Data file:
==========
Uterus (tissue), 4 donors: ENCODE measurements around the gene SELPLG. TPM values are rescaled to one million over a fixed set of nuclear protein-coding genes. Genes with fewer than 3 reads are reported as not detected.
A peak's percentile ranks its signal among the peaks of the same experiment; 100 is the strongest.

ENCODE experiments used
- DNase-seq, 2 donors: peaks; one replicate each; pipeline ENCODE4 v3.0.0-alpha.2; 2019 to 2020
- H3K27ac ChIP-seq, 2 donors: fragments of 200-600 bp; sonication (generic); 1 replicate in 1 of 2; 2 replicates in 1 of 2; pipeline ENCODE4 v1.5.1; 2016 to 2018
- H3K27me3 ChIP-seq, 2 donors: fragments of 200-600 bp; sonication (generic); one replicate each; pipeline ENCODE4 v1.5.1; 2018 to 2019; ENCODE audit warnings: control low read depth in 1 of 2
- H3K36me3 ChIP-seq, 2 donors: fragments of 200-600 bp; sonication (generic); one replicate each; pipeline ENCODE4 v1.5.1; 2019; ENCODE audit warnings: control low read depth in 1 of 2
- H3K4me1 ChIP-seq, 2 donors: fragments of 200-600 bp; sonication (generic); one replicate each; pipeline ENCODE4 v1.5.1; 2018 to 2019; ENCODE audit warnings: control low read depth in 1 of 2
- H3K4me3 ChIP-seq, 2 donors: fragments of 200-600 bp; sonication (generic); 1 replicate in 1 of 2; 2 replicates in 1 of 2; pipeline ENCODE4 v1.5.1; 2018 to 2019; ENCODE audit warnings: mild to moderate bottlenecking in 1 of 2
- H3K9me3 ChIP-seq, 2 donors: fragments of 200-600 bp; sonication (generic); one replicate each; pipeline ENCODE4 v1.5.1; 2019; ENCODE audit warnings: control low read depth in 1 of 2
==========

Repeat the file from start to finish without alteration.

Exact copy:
Uterus (tissue), 4 donors: ENCODE measurements around the gene SELPLG. TPM values are rescaled to one million over a fixed set of nuclear protein-coding genes. Genes with fewer than 3 reads are reported as not detected.
A peak's percentile ranks its signal among the peaks of the same experiment; 100 is the strongest.

ENCODE experiments used
- DNase-seq, 2 donors: peaks; one replicate each; pipeline ENCODE4 v3.0.0-alpha.2; 2019 to 2020
- H3K27ac ChIP-seq, 2 donors: fragments of 200-600 bp; sonication (generic); 1 replicate in 1 of 2; 2 replicates in 1 of 2; pipeline ENCODE4 v1.5.1; 2016 to 2018
- H3K27me3 ChIP-seq, 2 donors: fragments of 200-600 bp; sonication (generic); one replicate each; pipeline ENCODE4 v1.5.1; 2018 to 2019; ENCODE audit warnings: control low read depth in 1 of 2
- H3K36me3 ChIP-seq, 2 donors: fragments of 200-600 bp; sonication (generic); one replicate each; pipeline ENCODE4 v1.5.1; 2019; ENCODE audit warnings: control low read depth in 1 of 2
- H3K4me1 ChIP-seq, 2 donors: fragments of 200-600 bp; sonication (generic); one replicate each; pipeline ENCODE4 v1.5.1; 2018 to 2019; ENCODE audit warnings: control low read depth in 1 of 2
- H3K4me3 ChIP-seq, 2 donors: fragments of 200-600 bp; sonication (generic); 1 replicate in 1 of 2; 2 replicates in 1 of 2; pipeline ENCODE4 v1.5.1; 2018 to 2019; ENCODE audit warnings: mild to moderate bottlenecking in 1 of 2
- H3K9me3 ChIP-seq, 2 donors: fragments of 200-600 bp; sonication (generic); one replicate each; pipeline ENCODE4 v1.5.1; 2019; ENCODE audit warnings: control low read depth in 1 of 2